IPOB CELEBRATES AS ISRAEL RECOGNIZES BIAFRA

Says Nigeria may lose out in $1bn solar power deal

President Muhammadu Buhari’s support for an independent Palestini­an State forced Israel to formally recognize the agitation by the Indigenous Peoples of Bi­afra (IPOB) for the creation of an independent State of Biafra, an Arab diplomat has disclosed.

The diplomat told The AU­THORITY at the weekend that Buhari’s pledge to help “our brothers and sisters in Pal­estine” attain independence greatly angered the Israeli gov­ernment.

Buhari had in a visit last year to Qatar, promised the Emir (Head of State) Tamim Bin Hammad Al-Thani, that “we will stand side by side with you, until our brothers and sisters in Palestine achieve their desired objectives (independence).”

According to the diplomat, “Buhari’s meddling in the Israe­li-Palestanian crisis was largely unnecessary”.

The envoy pointed out that “while Buhari keeps address­ing Palestinians as ‘our broth­ers and sisters,’ majority of Mus

lim countries like Senegal have since softpedaled on their sup­port for Palestinians.”

He continued: “It was not for nothing that Prime Minis­ter Benjamin Netanyahu chose to recognize Biafra at a very im­portant ceremony like the Hol­ocaust memorial, last April.”

“At the memorial, Netanya­hu chided the world for keep­ing quiet and standing aside and did not prevent genocide or mass murder in Biafra, Cam­bodia, Rwanda, Sudan and also in Syria.”

He observed, “Netanyahu is the first Head of State of a First World country to describe the 1967-1970 war against Biafra as genocide.”

“The Israeli PM’s presence at the 51st ECOWAS summit in Liberia, the first by any Israeli leader to Africa, and the first by any non-African Head of State, coupled with the promise of a $1 billion solar power project for the region, was tailored to teach Nigeria a bitter lesson,” stressed the envoy.

He noted that Nigeria’s ab­sence at the “very important” re­gional summit may have been orchestrated to avoid the em­barrassment the very large Is­raeli delegation would have caused the country.

The envoy said: “ECOW­AS countries have a combined population of about 350 mil­lion, of which Nigeria, which suffers tremendous power def­icit, has about 180 million or more than half of the total pop­ulation. Clearly, one would have expected such solar power plant to be sited in Nigeria, but Israel chose Liberia apparently to snub Nigeria.”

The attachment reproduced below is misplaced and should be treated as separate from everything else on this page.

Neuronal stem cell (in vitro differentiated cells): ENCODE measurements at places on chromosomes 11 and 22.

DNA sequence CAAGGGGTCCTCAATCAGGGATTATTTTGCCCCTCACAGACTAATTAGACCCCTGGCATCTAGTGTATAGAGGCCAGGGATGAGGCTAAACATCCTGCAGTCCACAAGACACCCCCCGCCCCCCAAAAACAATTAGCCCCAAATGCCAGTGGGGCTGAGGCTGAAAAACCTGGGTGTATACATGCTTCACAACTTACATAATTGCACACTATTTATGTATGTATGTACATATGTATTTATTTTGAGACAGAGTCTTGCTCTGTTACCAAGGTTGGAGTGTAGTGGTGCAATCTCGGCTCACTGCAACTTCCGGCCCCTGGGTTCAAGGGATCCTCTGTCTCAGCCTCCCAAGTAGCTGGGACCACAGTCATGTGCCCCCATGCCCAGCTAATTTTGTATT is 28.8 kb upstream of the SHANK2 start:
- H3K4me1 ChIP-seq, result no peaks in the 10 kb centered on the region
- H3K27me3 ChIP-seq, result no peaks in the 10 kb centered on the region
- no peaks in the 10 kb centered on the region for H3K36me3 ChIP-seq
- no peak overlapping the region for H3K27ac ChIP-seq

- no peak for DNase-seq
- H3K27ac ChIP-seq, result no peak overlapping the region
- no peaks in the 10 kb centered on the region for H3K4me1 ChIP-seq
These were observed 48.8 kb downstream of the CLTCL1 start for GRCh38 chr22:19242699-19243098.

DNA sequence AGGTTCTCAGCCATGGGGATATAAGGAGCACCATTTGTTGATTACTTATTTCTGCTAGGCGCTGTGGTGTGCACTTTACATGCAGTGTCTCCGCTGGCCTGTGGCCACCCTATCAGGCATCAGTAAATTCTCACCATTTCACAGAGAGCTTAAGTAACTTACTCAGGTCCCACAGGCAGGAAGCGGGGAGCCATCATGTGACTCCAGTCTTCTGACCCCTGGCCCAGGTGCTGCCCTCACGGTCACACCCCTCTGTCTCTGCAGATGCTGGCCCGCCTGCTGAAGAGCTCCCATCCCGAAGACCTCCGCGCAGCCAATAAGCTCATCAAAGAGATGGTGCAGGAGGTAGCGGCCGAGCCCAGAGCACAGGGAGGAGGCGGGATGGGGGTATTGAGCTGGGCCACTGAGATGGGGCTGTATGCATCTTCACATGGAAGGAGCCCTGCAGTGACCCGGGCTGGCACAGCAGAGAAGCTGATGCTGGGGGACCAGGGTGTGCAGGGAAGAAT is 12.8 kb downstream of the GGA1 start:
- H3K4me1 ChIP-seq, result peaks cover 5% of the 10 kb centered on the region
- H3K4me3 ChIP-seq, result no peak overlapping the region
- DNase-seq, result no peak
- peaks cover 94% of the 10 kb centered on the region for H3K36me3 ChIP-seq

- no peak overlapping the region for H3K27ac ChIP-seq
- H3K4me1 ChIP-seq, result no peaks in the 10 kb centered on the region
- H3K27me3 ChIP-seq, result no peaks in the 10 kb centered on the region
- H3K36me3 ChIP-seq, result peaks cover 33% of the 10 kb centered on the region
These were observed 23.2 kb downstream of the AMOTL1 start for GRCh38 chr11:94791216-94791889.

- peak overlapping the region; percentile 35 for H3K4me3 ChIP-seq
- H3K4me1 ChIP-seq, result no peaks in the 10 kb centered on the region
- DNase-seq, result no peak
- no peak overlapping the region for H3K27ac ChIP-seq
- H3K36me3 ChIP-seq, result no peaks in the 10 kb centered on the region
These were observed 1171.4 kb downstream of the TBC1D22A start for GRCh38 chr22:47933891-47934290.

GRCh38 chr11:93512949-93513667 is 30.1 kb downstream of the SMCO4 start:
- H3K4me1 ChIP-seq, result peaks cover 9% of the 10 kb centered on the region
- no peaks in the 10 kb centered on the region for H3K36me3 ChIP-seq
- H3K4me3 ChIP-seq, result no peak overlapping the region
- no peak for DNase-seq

He added that Israel’s bid for reinstatement as an observer in the African Union (AU) would further injure Nigeria’s interests.

“Perhaps Nigeria should pay greater attention to Netanyahu’s forecast at the ECOWAS sum­mit that ‘Israel is coming to Af­rica and Africa is coming to Is­rael”, advised. The envoy.

He expressed fears that with Nigeria’s decision to withhold funding of the ECOWAS may have come a whittling down of the country’s dominance in the sub-region.

“Nigeria’s influence in ECO­WAS is at its lowest ebb. The country used to be the big­gest financier of ECOWAS, but stopped funding the body the moment Buhari came into power. Nigeria’s indebtedness now hovers around $700,000. What did you expect? The oth­er member countries are now forced to look elsewhere, and don’t be surprised if non-Afri­can countiries like Israel come in handy,” opined the diplomat.

He cited the recent decision of Morocco, a northern African country, to join ECOWAS as a pointer to the belief that certain countries can’t wait to take over Nigeria’s leadership role in West Africa.

“I fear that like Israel, Mo­rocco may have a diplomatic axe to grind with Nigeria after your president (Buhari) open­ly declared support for the in­dependence of Western Sahara just a few months after hosting King Mohammed VI in Abuja”.

”I don’t know the shape of your country’s foreign policy. Your president goes about can­vassing support for people who seek self determination in Isra­el and Morocco, yet rolls out the tanks on Nigerians who express the same sentiments.

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